Whatever the nature of this tension between Paul and Barnabas over John Mark, the end result was now two missionary teams to strengthen the believers, one tried and trusted where both members have a proven track record in strengthening others and the other with a proven component in Barnabas and an as-yet-unproven member in John Mark. I am sure part of Mark’s success would have been a desire to prove himself in Paul’s eyes. He already had the support of his cousin/uncle but he would have wished to show Paul that he was not to be written off.
Let’s now follow Mark’s track record. It’s about 11 years before we hear of Mark again in Col 4:10 and Philemon 1:24. The problem between Paul and Mark has been healed. He is now one of the faithful few among Jewish Christians who stand by Paul. He is Paul’s honored “fellow worker” and a great “comfort” to him. The Colossian passage may imply a contemplated visit by Mark to Asia Minor. It may be that it was carried out, that he met Peter and went with him to Babylon. Peter sends Mark’s greeting along with that of the church in Babylon (1 Pet 5:13). Thence Mark returns to Asia Minor, and in 2 Tim 4:11 Paul asks Timothy, who is at Ephesus, to come to him, pick up Mark on the way, and bring him along. In that connection Paul pays Mark his final tribute; he is “useful for ministering” so useful that his ministry is a joy to Paul’s heart. So things have come full circle and Mark has proved himself in ministry. That fact alone must have restored in Paul esteem for Barnabas and his willingness to stick with John Mark despite there not being another record indicating that Paul and Barnabas met up again.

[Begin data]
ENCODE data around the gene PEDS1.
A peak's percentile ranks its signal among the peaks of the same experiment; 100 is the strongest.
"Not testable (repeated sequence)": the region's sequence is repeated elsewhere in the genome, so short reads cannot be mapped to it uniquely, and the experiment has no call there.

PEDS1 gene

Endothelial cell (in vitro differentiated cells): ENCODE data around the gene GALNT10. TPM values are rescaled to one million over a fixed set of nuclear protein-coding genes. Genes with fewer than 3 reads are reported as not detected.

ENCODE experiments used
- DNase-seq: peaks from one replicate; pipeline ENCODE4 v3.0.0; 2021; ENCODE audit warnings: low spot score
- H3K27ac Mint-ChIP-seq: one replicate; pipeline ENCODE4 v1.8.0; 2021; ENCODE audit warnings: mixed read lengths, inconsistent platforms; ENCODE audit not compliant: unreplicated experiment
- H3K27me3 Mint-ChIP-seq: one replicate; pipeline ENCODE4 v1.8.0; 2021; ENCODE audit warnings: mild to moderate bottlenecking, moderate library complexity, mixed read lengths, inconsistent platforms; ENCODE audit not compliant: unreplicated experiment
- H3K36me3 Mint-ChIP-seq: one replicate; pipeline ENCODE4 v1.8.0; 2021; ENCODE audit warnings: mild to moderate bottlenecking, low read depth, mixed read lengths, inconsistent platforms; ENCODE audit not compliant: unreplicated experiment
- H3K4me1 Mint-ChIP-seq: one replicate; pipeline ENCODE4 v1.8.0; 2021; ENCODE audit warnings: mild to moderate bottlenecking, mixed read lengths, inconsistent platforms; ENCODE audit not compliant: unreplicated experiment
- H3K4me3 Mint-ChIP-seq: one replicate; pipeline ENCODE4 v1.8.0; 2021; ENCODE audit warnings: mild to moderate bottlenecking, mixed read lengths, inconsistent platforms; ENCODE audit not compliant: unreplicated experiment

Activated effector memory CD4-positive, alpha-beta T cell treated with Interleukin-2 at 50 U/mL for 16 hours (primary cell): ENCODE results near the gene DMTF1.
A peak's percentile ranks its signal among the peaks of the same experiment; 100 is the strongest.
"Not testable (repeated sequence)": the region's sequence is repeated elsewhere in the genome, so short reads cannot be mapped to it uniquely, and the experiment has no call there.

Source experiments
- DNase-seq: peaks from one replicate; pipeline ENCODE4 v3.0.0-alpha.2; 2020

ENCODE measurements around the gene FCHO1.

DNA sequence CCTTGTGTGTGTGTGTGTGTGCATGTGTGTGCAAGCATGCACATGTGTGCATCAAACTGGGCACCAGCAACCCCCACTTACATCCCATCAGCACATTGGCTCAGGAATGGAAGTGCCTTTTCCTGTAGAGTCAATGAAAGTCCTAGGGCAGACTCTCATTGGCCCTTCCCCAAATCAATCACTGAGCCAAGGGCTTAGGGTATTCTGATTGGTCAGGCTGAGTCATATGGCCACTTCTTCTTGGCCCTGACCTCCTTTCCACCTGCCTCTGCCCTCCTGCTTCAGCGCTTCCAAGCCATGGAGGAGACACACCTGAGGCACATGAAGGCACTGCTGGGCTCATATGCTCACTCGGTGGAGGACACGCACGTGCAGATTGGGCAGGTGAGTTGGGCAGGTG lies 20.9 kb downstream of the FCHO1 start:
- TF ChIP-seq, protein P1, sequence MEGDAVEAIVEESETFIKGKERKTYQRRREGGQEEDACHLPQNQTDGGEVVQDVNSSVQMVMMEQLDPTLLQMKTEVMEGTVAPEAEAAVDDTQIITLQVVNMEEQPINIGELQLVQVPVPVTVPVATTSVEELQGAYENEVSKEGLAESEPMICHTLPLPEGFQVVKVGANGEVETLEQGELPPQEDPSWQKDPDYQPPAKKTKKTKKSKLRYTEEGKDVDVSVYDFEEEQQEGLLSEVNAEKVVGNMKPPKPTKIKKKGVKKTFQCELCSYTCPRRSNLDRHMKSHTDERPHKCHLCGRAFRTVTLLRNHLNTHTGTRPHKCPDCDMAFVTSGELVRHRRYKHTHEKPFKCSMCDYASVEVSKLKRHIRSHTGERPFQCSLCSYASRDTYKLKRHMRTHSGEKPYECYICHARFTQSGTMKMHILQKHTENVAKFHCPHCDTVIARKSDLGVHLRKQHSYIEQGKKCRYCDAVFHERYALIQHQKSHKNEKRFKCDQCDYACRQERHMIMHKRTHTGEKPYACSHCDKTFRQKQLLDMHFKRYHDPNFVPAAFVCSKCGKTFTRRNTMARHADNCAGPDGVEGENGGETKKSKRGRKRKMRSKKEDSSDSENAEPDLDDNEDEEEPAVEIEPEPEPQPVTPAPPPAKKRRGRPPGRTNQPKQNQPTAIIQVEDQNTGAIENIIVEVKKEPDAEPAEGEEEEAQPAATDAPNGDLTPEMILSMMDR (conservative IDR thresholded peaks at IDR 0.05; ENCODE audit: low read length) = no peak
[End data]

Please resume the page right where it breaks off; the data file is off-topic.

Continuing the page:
When Grace is extended to others, you call it injustice. But when it’s extended to you, you call it amazing!Hart Ramsey
The three hardest word you’ll ever say: “I was wrong!”Anon
I don’t care how many times it’s underlined in your bible, if you aren’t doing it you don’t know it.Joyce Meyer
I don’t know what you’re going through but even the smallest step forward is a step forward.Ian Vail